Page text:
Sunday, September 6, 2015

Pamela Williams-Saxtress (1996)


ORIGINAL POSTING DATE: September 6, 2015

In addition to getting the ball rolling with some past recommendations, I also have been wanting to listen in on some oldies but goodies from my own music collection. It further occurred to me that I have been missing my smooth jazz for quite a while. The occasional few jazz tunes I play for myself at home when winding down for the day—or, conversely, getting a jump start on a brand new morning—isn't always totally efficient, so a good hour or so is in order. The remedy for this was "Saxtress", the marvelous debut album by saxophonist Pamela Williams. It reunites me with the first—and I believe, the only one to date—American female smooth jazz artist whose musical talents that I've ever listened to, and that occurred with Pamela's rendition of the timeless soul classic, "The Secret Garden". Originally an all-male collaboration between Quincy Jones, Barry White, James Ingram, Al B. Sure and El DeBarge, this 1993 all-female rendition featured the all-star line-up of Patti LaBelle, the late Teena Marie and a singer I'm still unfamiliar with named Pat Peterson. And it's all good, because it sounds so good! Patti's wailing vocals, in particular, are stunning—just as they always are—and Teena Marie's unmistakable voice is right on point with the sweet sounds of the Saxtess's saxophone. I've always like that part of the song that goes 'come on, come on, come on, come on' and 'sho' you're right', which is the last line sung when he main chorus changes near the end o the song. The ladies definitely do this classic total justice, and their rendition is a definite must-have for the old-school soul music collector! Lady T, as the late Teena Marie was often called, comes back to lend her voice a second time on the warming "Latin Lullaby", a song I hadn't always made a part of my Teena Marie collection of favorites, but sounds quite pleasant with a fresh pair of ears tuning in after a couple of decades; it was nice to hear her singing solo again. Although two other well-known artists in the contemporary soul genre on't make all-star appearances on this album along with Patti and Lady T, the all-male soul troupe, ALL-4-ONE, and the Queen Of Soul herself, Aretha Franklin, are represented well with Pamela's smooth instrumental jazz interpretations of their unforgettable hits, "I Can Love You Like That" and "Natural Woman", respectively. Actually, it would've been great to hear Pamela's scintillating saxophone playing with the aforementioned artists on the mic—or any other talented soul singer, for that matter—and have both the vocal and the non-vocal versions appearing on the album as an added treat for the listener. At least on "Natural Woman", you do get to hear a group of singers collectively performing part of the main chorus, which I do like very much. Then other than the opening upbeat cut, "A Matter Of Time", which features a female vocalist singing the title lyrics throughout, I just had a sublime of a good time taking in the jazzy upbeat r&b grooves in perfect sync with Pamela's skilled saxophoning, whether it was "Castine" or "Ladies Night" or the title track or the calm and peaceful slow number, "Angels Among Us", that wraps it all up:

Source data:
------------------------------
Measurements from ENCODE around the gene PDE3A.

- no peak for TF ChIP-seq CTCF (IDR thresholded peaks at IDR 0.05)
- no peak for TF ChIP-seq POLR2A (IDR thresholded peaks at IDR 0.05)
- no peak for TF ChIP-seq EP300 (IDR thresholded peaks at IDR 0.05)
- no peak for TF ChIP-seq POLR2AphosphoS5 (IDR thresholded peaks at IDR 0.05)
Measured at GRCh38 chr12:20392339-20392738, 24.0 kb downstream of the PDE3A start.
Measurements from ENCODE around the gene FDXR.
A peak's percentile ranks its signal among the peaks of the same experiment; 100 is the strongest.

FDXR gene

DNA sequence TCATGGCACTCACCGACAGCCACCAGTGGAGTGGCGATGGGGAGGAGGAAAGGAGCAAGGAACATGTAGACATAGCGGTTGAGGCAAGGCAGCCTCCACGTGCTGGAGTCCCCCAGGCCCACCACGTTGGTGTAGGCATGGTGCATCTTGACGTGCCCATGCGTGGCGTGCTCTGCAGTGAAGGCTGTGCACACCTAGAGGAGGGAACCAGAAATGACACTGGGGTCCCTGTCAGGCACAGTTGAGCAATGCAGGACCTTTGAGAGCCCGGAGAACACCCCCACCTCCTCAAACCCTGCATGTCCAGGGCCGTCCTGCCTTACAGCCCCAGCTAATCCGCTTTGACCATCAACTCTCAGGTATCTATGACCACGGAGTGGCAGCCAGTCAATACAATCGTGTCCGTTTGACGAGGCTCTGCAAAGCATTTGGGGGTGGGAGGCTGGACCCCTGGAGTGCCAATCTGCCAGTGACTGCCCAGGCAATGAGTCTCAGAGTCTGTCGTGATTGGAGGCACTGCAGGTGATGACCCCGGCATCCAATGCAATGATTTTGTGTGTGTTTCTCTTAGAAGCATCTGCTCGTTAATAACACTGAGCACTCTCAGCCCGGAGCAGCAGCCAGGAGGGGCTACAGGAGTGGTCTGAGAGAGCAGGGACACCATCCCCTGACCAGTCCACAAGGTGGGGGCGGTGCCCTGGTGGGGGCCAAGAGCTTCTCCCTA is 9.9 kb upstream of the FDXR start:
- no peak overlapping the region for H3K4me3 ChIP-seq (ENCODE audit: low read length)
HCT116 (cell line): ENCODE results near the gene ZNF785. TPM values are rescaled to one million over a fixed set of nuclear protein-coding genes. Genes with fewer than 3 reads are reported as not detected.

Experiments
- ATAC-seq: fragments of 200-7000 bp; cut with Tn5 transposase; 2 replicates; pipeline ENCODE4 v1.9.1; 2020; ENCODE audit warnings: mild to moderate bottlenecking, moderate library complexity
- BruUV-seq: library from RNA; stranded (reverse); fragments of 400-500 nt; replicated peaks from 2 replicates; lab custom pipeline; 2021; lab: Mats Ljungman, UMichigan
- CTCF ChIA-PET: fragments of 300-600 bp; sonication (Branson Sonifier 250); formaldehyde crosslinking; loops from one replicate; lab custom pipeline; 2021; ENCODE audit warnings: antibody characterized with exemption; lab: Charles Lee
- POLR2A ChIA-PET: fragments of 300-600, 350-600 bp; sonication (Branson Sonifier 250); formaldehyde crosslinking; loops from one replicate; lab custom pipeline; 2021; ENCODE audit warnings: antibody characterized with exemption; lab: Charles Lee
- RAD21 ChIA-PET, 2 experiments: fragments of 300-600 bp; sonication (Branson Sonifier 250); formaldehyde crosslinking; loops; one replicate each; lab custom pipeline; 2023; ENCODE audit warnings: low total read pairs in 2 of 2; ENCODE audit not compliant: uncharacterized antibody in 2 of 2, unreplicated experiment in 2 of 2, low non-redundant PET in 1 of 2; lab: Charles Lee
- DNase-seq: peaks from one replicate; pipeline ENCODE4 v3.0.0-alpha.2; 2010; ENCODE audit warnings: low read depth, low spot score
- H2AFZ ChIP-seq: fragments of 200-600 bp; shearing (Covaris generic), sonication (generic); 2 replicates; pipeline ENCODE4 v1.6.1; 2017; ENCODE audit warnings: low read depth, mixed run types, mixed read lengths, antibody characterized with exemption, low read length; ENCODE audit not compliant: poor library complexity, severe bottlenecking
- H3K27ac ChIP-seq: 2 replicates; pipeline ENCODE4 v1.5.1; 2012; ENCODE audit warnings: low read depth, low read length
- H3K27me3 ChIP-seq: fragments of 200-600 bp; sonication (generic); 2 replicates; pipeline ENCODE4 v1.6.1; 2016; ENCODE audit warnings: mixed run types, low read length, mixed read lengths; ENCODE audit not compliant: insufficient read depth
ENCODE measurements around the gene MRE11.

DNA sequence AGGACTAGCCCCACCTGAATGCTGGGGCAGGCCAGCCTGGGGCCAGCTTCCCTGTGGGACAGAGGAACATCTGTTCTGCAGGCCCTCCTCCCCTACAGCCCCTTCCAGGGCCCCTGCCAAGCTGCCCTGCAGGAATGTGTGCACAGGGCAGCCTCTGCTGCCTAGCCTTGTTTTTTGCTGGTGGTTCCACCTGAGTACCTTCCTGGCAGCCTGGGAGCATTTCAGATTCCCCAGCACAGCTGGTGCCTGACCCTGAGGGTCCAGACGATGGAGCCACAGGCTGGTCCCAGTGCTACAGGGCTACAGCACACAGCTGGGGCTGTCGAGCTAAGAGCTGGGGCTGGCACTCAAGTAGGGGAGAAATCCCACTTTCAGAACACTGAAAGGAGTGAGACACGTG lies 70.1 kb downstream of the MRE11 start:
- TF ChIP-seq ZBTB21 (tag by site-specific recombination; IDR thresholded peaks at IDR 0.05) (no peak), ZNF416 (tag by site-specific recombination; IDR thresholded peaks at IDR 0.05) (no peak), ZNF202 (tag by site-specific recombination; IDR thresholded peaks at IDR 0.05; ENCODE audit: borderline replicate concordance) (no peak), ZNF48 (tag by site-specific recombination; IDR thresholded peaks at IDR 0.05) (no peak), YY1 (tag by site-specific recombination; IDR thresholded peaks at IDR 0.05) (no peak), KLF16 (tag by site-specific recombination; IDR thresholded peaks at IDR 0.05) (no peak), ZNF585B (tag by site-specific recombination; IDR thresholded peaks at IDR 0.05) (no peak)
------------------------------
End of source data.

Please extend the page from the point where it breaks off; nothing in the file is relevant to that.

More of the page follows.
1. A Matter Of Time
2. I Can Love You Like That
3. Castine
4. The Secret Garden [feat. Pat Peterson, Patti LaBelle & Teena Marie]
5. Natural Woman
6. Ladies Night
7. The Matador And The Maiden
8. Latin Lullaby
9. The Saxtress
10. Slow Burn
11. Angels Among Us

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